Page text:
The Quiet Heroes of Tibet
Howard French reposted some of the text of a New York Review of Books article from December 19, 2007:
Wang Lixiong, who is one of the very few Chinese intellectuals to have met the Dalai Lama, told me that Tibetans have no faith in the Chinese-appointed Panchen Lama, whom they refer to as “that little brat.” He thinks that the Chinese missed an opportunity in suppressing Gendun Choekyi Nyima, the Dalai Lama’s candidate for the seat of the Panchen Lama. Traditionally, Panchen Lamas have had a crucial part in choosing the Dalai Lama, and had the Chinese respected the choice of Nyima and educated him carefully, they would have had a good chance of legitimizing their choice of the next Dalai Lama. As things stand now, few Tibetans are likely to accept the decisions of China’s substitute.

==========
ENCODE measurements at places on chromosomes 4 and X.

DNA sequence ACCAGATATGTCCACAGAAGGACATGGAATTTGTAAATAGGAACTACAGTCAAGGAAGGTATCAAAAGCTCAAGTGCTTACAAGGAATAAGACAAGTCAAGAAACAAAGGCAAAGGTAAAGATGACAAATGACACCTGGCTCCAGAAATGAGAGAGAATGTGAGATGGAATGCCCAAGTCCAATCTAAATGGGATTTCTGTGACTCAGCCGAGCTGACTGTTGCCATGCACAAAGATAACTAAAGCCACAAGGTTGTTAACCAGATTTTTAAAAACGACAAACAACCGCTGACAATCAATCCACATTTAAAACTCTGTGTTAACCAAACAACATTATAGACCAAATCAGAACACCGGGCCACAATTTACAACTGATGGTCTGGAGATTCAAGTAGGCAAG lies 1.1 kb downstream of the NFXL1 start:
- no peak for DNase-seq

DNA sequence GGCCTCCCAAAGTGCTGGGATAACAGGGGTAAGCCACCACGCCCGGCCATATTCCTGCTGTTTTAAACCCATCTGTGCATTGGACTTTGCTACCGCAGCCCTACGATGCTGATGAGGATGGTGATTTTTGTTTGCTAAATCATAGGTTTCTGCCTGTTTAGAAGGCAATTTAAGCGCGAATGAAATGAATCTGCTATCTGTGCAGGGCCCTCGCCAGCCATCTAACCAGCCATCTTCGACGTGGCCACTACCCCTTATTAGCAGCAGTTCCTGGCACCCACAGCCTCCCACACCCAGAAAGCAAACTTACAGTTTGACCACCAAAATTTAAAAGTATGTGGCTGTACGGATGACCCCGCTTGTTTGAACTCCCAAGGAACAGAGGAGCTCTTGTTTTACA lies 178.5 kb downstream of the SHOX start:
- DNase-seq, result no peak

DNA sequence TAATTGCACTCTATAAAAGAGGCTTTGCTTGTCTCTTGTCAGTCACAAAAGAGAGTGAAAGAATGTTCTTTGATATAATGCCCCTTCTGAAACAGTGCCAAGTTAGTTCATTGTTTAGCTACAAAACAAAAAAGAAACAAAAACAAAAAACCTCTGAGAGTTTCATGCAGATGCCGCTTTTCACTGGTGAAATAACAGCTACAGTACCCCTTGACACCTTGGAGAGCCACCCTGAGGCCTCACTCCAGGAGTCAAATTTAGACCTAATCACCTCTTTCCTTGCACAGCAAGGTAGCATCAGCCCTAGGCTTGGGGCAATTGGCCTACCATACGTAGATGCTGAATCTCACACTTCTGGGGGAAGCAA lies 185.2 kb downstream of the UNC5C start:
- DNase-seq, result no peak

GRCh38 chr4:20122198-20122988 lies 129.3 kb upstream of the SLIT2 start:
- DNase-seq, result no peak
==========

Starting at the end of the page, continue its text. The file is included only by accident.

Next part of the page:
Remarking on the missteps the Chinese have made in Tibet, Wang said that market reforms have weakened Beijing’s authority. Communications between central and provincial governments have broken down, leading to arbitrary and thoughtless decisions such as the expulsion of Woeser from Lhasa, which has led to her acquiring bolder views and a higher profile in Beijing. Communist Party officials correctly feel themselves most vulnerable in regions like Tibet and Xinjiang, where Han Chinese are a minority; the oppressive atmosphere of the Cultural Revolution still lingers in Tibet, where villagers are required to fly the Communist flag and display a picture of a laughing President Hu Jintao flanked by Tibetans in colorful ethnic costumes. Tibetans talking to foreigners invite the attention of the police. By contrast, small spaces for dissent have opened up almost imperceptibly in Beijing and the coastal cities, escaping the scrutiny of officials who are busy either pursuing private fortunes or grappling with corruption, social breakdown, and environmental disasters.